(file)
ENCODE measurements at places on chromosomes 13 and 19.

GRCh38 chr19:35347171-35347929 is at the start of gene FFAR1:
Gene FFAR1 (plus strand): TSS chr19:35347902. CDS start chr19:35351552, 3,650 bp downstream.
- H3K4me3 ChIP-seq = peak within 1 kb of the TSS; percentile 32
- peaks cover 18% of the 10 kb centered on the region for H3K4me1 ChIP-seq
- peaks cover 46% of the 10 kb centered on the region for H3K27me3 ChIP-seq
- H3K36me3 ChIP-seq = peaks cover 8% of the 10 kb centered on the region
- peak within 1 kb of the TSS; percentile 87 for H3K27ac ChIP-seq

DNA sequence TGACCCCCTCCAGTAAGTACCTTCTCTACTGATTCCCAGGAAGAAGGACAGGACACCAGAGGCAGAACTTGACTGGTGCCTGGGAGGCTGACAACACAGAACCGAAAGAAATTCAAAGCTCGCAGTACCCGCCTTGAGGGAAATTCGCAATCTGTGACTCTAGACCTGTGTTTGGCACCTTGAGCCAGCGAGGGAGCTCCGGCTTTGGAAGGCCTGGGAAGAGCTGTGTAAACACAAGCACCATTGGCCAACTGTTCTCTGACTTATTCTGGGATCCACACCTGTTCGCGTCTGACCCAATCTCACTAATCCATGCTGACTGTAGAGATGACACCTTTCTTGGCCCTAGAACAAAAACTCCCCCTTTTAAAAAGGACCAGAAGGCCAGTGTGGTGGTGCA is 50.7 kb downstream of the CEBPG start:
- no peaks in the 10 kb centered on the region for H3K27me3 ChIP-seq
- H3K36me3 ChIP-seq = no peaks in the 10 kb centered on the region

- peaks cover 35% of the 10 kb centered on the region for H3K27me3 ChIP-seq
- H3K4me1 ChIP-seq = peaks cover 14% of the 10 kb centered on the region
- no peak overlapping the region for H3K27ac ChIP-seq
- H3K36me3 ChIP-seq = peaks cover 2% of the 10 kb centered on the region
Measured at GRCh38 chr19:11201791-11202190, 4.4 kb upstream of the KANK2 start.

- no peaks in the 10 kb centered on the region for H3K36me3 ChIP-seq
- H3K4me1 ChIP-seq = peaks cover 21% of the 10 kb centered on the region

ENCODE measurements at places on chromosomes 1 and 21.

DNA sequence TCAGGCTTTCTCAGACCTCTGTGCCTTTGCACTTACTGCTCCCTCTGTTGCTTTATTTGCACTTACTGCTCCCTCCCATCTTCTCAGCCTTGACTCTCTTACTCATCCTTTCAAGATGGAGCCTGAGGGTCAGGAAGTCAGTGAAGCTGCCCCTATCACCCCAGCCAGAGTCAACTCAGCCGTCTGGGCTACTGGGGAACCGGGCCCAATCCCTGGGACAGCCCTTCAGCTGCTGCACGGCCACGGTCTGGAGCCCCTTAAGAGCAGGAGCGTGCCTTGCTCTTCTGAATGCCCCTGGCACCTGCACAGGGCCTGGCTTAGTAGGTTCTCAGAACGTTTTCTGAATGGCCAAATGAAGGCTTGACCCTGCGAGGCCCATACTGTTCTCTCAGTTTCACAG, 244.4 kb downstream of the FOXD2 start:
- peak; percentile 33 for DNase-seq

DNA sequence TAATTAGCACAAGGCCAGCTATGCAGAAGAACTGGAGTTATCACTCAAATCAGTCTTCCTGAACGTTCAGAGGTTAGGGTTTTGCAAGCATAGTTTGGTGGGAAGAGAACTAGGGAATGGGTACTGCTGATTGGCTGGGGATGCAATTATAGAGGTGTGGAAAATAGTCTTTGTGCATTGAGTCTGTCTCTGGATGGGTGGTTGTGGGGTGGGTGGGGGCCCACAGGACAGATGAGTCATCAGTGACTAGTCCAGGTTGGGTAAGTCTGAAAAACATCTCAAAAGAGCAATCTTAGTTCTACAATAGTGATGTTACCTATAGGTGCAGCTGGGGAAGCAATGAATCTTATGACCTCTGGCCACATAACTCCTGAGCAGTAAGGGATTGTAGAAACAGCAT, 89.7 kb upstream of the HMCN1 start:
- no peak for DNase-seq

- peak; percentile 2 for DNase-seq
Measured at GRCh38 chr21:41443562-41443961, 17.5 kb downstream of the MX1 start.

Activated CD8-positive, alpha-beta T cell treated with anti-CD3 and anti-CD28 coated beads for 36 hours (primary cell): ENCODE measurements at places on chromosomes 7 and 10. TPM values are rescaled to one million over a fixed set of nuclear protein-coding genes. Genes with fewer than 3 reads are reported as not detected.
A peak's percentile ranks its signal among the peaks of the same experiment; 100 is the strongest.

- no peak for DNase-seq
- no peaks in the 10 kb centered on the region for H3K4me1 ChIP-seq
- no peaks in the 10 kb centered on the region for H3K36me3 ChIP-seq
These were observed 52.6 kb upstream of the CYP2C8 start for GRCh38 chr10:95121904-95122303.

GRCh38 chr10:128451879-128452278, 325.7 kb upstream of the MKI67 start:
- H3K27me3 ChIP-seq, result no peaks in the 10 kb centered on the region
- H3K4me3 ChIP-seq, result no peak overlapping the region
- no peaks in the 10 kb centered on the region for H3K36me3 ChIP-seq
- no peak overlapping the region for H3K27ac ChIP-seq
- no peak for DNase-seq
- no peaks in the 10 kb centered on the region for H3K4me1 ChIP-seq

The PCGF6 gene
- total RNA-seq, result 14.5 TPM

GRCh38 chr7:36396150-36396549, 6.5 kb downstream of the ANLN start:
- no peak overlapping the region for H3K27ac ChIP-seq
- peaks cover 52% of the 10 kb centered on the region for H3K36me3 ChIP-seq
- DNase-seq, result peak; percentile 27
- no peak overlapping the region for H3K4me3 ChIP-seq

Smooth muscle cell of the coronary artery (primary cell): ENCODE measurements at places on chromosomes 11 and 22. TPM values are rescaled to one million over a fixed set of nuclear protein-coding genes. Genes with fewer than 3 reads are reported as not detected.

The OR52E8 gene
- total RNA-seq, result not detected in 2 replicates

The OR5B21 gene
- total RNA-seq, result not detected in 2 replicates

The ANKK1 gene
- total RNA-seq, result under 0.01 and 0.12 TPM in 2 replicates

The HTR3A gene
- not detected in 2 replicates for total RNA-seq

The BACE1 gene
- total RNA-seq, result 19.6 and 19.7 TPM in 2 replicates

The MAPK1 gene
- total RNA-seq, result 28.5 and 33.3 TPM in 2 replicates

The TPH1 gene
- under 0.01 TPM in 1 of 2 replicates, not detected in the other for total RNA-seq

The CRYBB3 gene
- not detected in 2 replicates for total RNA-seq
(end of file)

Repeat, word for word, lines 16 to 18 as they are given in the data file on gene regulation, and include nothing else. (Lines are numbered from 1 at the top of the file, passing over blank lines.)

Measured at GRCh38 chr19:11201791-11202190, 4.4 kb upstream of the KANK2 start.

- no peaks in the 10 kb centered on the region for H3K36me3 ChIP-seq
- H3K4me1 ChIP-seq = peaks cover 21% of the 10 kb centered on the region